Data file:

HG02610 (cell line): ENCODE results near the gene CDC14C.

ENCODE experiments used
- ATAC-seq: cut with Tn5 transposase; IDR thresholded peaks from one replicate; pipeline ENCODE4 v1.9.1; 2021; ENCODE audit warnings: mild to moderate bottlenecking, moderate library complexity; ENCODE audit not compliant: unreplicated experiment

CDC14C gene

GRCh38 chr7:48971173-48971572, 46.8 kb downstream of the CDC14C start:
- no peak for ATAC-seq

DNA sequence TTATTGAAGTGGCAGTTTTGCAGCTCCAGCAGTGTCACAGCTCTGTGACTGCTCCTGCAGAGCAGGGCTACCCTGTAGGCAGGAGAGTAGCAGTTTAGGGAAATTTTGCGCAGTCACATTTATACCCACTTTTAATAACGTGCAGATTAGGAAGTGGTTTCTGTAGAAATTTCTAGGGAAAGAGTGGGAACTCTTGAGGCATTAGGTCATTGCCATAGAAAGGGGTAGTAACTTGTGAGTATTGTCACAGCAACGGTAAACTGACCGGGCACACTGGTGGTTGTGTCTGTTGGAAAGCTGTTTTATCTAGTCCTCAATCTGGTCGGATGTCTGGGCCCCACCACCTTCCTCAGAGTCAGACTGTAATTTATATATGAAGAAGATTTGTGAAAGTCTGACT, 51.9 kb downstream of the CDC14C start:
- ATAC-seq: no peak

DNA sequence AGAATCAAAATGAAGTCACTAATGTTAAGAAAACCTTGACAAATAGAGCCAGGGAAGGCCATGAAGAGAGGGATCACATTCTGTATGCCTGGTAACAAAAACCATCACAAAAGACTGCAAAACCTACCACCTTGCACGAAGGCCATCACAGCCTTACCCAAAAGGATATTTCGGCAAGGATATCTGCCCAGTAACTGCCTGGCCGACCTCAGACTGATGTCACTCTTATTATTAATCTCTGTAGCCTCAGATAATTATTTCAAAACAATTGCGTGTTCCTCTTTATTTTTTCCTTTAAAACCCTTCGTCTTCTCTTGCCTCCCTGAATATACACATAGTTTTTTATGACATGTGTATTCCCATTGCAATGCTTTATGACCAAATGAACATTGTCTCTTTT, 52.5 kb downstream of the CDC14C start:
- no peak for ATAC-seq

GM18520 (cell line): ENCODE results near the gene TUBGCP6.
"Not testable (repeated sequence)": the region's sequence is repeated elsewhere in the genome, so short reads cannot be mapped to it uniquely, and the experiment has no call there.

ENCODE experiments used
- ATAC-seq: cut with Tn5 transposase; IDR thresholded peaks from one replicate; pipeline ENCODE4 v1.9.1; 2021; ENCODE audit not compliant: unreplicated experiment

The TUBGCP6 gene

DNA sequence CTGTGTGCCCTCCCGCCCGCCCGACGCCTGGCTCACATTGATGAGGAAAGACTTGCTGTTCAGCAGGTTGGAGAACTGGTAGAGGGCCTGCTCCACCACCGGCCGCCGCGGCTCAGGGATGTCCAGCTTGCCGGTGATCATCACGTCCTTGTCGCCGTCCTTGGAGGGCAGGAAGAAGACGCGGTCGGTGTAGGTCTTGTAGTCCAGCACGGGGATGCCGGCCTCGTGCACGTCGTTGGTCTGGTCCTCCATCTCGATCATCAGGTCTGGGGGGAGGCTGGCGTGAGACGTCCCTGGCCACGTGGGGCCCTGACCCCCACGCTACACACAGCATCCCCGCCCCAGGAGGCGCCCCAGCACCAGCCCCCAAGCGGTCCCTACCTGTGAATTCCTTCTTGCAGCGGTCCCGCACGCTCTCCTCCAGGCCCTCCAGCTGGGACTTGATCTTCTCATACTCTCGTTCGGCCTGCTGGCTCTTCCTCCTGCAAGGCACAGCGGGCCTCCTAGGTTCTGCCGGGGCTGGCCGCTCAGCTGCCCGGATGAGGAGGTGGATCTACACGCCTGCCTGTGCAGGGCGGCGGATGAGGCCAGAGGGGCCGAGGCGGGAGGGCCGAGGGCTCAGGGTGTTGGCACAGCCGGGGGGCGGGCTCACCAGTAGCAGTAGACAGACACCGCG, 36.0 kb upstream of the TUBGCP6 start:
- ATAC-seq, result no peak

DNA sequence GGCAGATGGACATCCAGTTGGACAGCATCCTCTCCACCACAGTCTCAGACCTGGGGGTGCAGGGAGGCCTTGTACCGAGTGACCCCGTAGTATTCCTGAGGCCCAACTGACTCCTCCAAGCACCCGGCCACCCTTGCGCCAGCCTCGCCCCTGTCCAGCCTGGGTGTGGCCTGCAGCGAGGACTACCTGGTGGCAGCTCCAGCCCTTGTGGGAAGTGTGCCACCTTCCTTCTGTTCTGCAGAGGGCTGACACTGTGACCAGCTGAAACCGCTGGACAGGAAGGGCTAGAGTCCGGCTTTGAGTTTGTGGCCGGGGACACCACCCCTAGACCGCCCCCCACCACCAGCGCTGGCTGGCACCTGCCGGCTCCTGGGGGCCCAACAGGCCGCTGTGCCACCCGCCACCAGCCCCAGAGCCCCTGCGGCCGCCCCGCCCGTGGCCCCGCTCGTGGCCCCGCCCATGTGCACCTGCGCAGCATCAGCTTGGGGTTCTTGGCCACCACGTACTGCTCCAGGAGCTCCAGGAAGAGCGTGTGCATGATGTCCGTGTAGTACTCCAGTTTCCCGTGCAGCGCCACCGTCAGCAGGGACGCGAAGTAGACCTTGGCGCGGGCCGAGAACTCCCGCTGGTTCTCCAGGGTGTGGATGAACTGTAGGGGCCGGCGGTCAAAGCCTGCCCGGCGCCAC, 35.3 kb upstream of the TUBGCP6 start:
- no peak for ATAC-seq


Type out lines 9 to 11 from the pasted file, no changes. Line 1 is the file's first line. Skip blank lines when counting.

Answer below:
DNA sequence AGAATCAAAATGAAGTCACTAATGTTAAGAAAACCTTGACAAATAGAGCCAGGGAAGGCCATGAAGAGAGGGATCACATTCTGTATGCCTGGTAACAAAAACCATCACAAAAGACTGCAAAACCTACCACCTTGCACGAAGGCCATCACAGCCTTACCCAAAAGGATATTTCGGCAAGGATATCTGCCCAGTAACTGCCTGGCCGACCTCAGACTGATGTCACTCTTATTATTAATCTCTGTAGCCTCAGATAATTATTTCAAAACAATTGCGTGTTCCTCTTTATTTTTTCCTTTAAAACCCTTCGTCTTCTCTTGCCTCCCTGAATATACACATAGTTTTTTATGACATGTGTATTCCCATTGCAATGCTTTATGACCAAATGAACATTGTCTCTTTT, 52.5 kb downstream of the CDC14C start:
- no peak for ATAC-seq

GM18520 (cell line): ENCODE results near the gene TUBGCP6.